Basically, we do have existing infrastructures to support the international central bank that consisted of World Bank that can be authorized to intervene as the Central Bank of the world, IMF to facilitate the inflows and outflows of “vulture funds” for sovereignty that allows, and WTO can supervise and control the sum of transactions that are utilized in trade or monopoly. Perhaps, I would recommend the “one percent” to the transfer that would service the contingency fund to the needed, and provide the cushioning to local economy when it is overheated or stagnated. In addition, I think sovereignty debts must be treated separately with the commercial since the administration of the sovereignty debt must be guaranteed by the zone with its tribunals of sovereignties; so, monetarists may not abuse its currencies to loot or invade others and assistance of other nations with its surpluses would not evaporated under the condition of the underdeveloped
    In order to having a common architecture financial system established, it may rely on the treaty agreement and control and rulings of the United Nations Security Council in mediating the disputes. It is a long ride, but unlimited litigations are more unbearable if one is contentious to abuse.
    May the Buddha bless you?

  3. CommentedVenu Madhav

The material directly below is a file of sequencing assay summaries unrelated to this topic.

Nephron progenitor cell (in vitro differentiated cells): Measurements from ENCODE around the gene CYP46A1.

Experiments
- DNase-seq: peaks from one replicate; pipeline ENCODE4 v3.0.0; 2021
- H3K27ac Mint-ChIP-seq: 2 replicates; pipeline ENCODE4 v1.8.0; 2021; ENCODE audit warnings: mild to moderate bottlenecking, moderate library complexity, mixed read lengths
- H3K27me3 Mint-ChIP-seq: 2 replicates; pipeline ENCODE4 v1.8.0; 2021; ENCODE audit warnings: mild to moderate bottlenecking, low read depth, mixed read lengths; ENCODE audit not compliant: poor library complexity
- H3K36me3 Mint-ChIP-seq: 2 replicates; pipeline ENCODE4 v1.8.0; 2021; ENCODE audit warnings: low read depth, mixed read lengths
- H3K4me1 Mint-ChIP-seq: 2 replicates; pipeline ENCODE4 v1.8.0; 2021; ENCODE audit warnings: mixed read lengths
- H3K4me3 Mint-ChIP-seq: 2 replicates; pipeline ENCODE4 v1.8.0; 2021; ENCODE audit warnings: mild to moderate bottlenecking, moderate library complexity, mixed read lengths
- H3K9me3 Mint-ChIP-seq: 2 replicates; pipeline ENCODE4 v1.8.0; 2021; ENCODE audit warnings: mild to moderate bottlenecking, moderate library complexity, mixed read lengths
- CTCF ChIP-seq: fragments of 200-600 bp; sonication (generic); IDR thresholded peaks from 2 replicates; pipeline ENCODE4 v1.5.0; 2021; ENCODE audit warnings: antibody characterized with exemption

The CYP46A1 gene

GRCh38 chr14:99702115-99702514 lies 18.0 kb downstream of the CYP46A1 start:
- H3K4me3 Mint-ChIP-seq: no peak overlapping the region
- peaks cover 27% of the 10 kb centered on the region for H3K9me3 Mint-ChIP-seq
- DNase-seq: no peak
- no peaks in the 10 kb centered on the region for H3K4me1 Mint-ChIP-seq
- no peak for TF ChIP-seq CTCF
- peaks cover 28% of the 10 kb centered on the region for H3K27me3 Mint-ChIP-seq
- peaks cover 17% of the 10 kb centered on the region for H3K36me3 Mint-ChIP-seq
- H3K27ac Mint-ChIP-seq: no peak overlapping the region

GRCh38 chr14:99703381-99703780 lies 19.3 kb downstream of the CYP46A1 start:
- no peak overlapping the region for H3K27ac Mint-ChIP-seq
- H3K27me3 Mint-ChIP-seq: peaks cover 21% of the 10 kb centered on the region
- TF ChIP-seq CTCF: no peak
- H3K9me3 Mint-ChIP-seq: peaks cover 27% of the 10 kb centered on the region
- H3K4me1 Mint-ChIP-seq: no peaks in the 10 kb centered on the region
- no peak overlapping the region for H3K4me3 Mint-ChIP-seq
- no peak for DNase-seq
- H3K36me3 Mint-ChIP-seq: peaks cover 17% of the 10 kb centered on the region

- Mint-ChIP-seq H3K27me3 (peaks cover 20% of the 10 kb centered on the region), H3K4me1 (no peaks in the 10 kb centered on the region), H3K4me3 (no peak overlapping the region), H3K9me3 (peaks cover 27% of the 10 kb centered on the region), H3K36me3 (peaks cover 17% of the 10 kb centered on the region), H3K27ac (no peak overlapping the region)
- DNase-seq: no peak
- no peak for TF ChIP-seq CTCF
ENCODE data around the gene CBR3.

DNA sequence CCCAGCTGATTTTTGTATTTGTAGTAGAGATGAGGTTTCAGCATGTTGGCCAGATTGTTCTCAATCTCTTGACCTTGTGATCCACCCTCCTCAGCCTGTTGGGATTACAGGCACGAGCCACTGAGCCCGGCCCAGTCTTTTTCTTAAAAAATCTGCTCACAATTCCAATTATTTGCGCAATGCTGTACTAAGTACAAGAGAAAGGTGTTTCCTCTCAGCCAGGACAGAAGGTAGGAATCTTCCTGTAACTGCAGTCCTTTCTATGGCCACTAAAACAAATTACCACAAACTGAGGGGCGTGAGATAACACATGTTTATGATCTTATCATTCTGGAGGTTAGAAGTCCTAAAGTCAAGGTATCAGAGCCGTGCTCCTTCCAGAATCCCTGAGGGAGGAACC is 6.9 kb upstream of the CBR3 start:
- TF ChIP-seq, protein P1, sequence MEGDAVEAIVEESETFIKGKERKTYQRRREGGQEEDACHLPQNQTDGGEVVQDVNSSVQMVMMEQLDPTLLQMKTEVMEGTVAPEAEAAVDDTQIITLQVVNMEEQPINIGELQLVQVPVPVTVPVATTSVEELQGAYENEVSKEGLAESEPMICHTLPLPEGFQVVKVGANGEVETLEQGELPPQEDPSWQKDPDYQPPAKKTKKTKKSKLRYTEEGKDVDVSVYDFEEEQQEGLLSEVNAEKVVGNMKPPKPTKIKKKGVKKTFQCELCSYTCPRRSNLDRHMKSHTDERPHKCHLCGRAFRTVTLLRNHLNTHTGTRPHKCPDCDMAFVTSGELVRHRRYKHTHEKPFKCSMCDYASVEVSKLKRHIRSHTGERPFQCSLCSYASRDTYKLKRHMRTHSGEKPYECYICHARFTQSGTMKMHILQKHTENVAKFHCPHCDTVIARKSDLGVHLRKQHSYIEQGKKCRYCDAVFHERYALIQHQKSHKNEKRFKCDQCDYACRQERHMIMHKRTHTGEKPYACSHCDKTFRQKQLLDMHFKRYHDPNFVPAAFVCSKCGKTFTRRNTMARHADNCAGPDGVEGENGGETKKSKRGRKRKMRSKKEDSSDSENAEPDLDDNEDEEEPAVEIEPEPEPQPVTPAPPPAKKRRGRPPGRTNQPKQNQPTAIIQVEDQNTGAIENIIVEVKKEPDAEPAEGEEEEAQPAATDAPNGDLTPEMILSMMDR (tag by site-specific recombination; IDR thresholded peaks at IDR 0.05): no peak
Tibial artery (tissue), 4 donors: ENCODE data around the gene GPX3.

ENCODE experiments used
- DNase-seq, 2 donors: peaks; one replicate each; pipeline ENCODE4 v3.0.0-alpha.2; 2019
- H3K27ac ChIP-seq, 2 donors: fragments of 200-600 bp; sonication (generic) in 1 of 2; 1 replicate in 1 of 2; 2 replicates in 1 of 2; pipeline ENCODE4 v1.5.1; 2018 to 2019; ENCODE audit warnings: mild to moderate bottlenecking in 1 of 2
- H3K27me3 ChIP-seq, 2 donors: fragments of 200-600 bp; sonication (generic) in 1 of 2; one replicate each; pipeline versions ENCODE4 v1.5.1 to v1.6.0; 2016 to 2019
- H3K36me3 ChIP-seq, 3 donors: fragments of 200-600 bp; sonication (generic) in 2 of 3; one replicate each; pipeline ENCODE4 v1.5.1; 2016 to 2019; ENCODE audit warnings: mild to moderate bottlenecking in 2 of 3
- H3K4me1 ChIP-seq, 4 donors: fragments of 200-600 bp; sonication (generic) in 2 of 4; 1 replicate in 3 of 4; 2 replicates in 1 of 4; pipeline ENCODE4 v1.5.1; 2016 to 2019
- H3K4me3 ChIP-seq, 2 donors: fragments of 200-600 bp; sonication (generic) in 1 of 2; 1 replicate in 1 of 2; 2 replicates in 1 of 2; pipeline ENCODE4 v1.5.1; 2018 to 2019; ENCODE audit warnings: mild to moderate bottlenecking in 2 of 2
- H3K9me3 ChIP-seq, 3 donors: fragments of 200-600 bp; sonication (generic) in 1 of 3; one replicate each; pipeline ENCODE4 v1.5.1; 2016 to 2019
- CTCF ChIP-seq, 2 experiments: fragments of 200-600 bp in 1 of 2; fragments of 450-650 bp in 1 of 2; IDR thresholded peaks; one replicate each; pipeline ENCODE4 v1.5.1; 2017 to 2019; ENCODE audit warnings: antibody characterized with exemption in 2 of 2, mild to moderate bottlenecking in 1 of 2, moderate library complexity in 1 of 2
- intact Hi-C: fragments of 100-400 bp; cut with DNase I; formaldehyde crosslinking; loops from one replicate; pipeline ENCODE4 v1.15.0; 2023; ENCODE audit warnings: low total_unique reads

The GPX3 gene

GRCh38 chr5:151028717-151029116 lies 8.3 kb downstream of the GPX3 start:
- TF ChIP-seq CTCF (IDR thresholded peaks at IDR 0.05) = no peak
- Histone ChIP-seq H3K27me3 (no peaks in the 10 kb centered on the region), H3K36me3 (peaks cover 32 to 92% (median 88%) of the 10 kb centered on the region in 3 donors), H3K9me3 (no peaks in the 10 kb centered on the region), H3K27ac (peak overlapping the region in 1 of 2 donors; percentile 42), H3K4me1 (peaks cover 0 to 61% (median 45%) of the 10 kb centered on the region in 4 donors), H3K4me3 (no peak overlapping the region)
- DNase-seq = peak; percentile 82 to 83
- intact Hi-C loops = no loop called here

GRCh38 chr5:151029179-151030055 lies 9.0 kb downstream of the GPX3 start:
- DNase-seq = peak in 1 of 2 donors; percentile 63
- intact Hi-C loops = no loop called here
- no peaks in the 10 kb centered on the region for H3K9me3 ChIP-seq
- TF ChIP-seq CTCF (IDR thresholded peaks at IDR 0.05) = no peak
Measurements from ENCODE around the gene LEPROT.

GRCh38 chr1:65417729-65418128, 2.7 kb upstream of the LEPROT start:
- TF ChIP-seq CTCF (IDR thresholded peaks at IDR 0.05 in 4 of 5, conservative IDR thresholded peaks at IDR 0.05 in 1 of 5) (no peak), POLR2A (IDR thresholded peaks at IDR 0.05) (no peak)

Dear Dr. Rodrik, I like the fact that IMF has preferred a more active approach now, and yes I subscribe to your opinion on "the bouts of euphoria and bubbles, followed by the sudden stops and sharp reversals that are endemic to unsupervised and unregulated financial markets".

    Being from a non-Economics background I do feel Cross border financial flows are welcome as long as there are two objectives that get addressed and not one, which is the country that gets the investment gets a time period to safe-lock the investment and show results within say 3 years else it will be a gradual phase-out within next 6-8 quarters, and of course the second objective is to get the minimum assured returns for the investors so there is capping on the downside so any phase-out is based on tangible milestones, else it will be a revolving door or like a stay-at-night hotel service. Something that I assume of course the investors are rational in their decision making and are not getting carried away a by herd mentality!

  4. CommentedHelmut Reisen

    As a former OECD economist who has argued early on (http://ideas.repec.org/p/oec/devaab/4-en.html) for the need of inflow controls, I should like to rectify a slight error that Dani keeps repeating. He overemphasizes the role of the OECD.
    As for Mexico, I was a member of the team to prepare the country´s accession to the OECD and had opportunity to discuss the matter of financial opening cum hard peso peg to the dollar at length with Guillermo Ortiz. He agreed with the points I made but was very clear that Carlos Salinas, the President, and Pedro Aspe could not be convinced on the logic of either flexible FX rates or selective encaje-type controls.
    As for Korea, a country that asked the OECD that I advise them in their talks on how to deal with the OECD Codes on Liberalisation, they finally entered the OECD to escape the much harder bilateral pressure - notably by the US treasury - to open up. They finally understood that the OECD is about soft, not hard, law that is difficult to enforce. As an OECD member, they happily continued with a semi-closed capital account for quite a while.

  5. CommentedFaruk Timuroglu

    The true sovereigns of the world are the advanced countries. They regulate finance in most convenient way to their interest and oblige the rest to follow.